Parents can be faced with a multitude of decisions to make on behalf of their children every day. Of course, some decisions are more important than others. Health and education matters can greatly impact a child’s development and well-being, and it is important for divorced or separated parents who experience patterns of conflict to have either agreements or court orders in place to set out which parents is responsible for making certain decisions.
For parents of a child who is beginning their educational journey or needs to be enrolled in a new school, agreeing on an institution can become difficult when differing opinions conflict. In the event of a conflict, parents with an existing order in place should review the terms before asking the court to intervene.
Parents have existing order addressing decisions regarding child’s education
In the case of Begum v. Klippenstei, the parents separated after approximately three years of marriage in December 2019. While married, they had one child who, at the time of the dispute, was preparing to begin school in September 2022. After the parties separated, there was a temporary order dated October 25, 2021, which addressed how the parties were to decide where the child would attend school, specifically stating that the father was entitled to decide as to whether the child attended school, after consultation with the mother. The order also stipulated that the chosen school should be of equal distance between both households.
In January 2022, the father emailed the mother a list of schools he considered enrolling the child in. The father believed that one of the schools (“EBPS”) made the most sense, and provided his reasoning to the mother. Shortly after that, the mother’s lawyer wrote to the father and confirmed that she agreed with the father’s choice of school.
The father registered the child for school at EBPS but was advised that the child’s registration would not be accepted due to his residence being outside of the applicable school zone.
Disagreement over second choice for school
After learning that the agreed-upon first-choice school would not work out, the parents found themselves in the unenviable position of not agreeing on a second choice. The mother had planned to move closer to the father and wanted to enrol the child in a school (“NMPS”) that was an equal distance between her new home and the father’s home. The father neither opposed or agreed with the mother’s choice of school, which led the mother to apply to have the existing parenting order varied. The mother later amended her claim and asked the Court to enforce the existing order, stating that she wanted the father to confirm his agreement with her school choice.
The court found that the mother’s amendment was appropriate, noting that varying a temporary order such as theirs required certain conditions to be met. The first avenue would be for the applicant parent to demonstrate that there had been a material change in their circumstances, therefore, amending the temporary order to address such changes would be in the best interests of the child. The second avenue would require the applicant parent to demonstrate “a strong onus to produce cogent and compelling evidence to show that the physical, mental, and moral welfare of a child would be in danger in maintaining the status quo.”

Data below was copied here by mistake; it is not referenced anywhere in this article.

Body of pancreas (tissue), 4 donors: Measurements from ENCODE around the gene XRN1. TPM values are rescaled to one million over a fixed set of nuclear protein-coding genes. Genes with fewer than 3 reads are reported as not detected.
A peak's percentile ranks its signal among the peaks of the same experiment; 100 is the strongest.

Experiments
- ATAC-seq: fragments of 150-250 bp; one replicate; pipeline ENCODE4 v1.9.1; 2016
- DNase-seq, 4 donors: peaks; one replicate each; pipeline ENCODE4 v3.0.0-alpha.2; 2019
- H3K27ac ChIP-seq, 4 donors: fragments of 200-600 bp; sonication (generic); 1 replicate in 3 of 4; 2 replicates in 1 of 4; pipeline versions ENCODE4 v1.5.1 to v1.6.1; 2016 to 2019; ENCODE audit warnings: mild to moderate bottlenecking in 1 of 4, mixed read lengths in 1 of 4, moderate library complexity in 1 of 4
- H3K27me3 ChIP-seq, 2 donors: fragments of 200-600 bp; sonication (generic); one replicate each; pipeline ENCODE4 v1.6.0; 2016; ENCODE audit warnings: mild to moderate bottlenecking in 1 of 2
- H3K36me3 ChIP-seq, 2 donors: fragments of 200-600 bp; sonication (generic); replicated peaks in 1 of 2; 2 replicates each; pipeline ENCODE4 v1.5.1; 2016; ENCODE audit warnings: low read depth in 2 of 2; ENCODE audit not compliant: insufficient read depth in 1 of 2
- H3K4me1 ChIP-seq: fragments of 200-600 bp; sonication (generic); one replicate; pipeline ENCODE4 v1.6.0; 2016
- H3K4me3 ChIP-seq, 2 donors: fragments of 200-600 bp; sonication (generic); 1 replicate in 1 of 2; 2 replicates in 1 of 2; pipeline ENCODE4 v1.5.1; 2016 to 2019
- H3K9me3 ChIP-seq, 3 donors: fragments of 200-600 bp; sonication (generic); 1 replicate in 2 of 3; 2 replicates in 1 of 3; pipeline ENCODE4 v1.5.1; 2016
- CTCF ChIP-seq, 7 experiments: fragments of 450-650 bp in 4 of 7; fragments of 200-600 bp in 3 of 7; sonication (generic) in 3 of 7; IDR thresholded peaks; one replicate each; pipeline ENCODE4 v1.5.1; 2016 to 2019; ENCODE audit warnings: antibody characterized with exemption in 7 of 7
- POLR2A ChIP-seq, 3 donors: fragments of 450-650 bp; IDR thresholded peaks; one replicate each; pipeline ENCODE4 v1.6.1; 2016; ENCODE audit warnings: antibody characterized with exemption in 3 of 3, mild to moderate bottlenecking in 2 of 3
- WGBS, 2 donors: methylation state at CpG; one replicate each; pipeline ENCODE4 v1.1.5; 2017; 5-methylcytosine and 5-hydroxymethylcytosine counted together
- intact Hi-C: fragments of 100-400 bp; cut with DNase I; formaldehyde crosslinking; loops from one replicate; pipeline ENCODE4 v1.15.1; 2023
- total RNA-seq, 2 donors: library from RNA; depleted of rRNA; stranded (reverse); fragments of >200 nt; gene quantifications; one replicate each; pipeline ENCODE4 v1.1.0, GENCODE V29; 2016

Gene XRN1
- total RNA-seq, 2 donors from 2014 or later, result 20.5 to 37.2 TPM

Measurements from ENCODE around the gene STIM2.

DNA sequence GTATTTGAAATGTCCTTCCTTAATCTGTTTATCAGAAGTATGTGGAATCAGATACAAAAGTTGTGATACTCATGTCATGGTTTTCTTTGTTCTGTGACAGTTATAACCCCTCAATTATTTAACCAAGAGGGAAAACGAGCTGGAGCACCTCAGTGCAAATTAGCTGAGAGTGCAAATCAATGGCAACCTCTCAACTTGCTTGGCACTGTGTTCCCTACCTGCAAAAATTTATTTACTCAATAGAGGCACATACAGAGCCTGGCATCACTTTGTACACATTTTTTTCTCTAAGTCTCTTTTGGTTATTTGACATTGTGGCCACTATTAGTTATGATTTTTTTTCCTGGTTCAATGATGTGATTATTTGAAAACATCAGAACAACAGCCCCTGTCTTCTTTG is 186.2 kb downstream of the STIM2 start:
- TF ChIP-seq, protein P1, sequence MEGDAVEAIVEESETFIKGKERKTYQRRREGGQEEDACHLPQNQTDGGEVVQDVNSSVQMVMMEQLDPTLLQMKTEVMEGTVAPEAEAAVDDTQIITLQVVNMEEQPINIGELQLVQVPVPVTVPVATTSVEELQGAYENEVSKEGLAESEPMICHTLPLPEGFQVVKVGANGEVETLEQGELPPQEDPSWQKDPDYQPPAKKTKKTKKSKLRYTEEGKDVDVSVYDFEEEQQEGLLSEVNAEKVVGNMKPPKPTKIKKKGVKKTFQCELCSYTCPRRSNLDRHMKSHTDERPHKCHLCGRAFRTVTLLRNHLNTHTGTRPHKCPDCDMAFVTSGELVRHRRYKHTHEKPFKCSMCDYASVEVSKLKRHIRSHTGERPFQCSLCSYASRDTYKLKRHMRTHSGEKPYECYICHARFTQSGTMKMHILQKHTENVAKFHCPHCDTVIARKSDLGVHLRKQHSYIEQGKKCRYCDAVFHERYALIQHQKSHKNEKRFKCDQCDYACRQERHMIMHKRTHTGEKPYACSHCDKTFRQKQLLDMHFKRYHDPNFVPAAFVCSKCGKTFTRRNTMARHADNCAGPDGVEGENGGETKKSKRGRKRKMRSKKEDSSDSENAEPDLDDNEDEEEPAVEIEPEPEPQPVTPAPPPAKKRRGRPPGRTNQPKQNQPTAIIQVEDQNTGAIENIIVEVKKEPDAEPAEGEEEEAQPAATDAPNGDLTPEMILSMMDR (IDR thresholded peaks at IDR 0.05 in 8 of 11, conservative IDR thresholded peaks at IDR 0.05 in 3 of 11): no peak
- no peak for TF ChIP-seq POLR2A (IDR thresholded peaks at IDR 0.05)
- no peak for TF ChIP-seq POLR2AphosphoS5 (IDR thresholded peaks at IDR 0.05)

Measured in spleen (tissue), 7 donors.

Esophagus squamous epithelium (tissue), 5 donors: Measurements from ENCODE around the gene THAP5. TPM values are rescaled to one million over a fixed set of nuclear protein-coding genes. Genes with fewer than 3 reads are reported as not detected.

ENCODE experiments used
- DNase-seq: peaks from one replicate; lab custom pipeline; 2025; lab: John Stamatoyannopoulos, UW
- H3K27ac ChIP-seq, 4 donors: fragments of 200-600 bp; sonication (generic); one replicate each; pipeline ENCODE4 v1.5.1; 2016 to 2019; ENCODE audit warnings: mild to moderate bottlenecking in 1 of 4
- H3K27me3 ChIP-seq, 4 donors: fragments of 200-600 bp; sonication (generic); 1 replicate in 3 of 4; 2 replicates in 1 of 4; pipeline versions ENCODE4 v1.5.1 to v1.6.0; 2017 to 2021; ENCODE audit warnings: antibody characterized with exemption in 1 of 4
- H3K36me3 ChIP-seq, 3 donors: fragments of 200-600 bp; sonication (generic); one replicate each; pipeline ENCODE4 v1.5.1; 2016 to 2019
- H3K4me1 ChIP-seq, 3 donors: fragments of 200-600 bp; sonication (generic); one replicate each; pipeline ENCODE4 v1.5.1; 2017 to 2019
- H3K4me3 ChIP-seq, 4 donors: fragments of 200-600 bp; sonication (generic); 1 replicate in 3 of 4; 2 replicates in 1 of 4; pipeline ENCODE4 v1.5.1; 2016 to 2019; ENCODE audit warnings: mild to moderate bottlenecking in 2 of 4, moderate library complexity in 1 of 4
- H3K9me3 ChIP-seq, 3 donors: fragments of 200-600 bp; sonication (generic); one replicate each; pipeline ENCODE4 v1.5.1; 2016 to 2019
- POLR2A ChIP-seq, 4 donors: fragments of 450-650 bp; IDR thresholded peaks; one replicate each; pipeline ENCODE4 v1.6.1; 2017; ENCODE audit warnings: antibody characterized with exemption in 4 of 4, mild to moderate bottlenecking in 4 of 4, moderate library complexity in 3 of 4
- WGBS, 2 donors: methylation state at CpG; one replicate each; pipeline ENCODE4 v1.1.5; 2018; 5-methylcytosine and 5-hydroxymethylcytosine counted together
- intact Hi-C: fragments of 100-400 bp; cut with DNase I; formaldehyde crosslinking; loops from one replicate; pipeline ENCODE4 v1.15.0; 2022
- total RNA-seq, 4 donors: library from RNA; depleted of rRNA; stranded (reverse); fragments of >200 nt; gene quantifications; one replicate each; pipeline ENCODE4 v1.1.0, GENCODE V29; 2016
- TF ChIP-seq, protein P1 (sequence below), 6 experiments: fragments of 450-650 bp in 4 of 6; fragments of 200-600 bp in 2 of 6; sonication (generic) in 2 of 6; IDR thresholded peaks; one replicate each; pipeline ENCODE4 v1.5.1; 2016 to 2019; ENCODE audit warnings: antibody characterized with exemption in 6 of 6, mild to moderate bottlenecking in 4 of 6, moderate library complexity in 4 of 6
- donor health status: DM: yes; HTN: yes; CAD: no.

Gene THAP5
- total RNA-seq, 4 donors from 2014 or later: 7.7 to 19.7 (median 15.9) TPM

Court Required to Interpret Order
Given the fact that the child’s physical, mental, and moral welfare were not in jeopardy, there likely would not have been a reason for the Court to vary the order under the mother’s original request. However, when asking the Court to enforce an order, an analysis regarding a material change in circumstances is unnecessary.
The Court stated that it was required to interpret the interim order before enforcing it, therefore the Court found that NMPS, as suggested by the mother, was a school that best represented compliance with the order. In addition, the Court found that the father was not in opposition of that choice of school. Therefore, the Court ordered that the child be enrolled at NMPS for the start of the 2022/23 school year.
The Difference Between Interim and Final Orders
In family law matters, the best interests of the child are constantly changing, therefore it is not uncommon for a parent to seek a variation of an existing order following a material change in circumstances. Because interim orders are intended for short-term use, courts are often reluctant to vary them, unless there is compelling evidence, particularly with respect to the child’s well-being, to convince the court otherwise.
The Divorce Act gives courts flexibility with respect to varying and rescinding final orders when certain legislative requirements have been met and there is convincing evidence for the court to determine that there has been a material change in the circumstances of the child. Occasionally, courts may choose to issue an additional interim order, instead of varying a final order.
Contact Howie Johnson Barristers & Solicitors for Advice on Post-Separation Agreement Compliance
At Howie Johnson Barristers & Solicitors, our family law lawyers understand that the circumstances of the parties and the children are a fluid concept. Therefore our team is committed to providing tailored, practical legal advice to clients experiencing changes regarding a variety of matters, including parenting agreements and child support obligations. If there has been a change in circumstances, or you are experiencing difficulties with order compliance, please do not hesitate to contact us online or call us at 519-973-1500.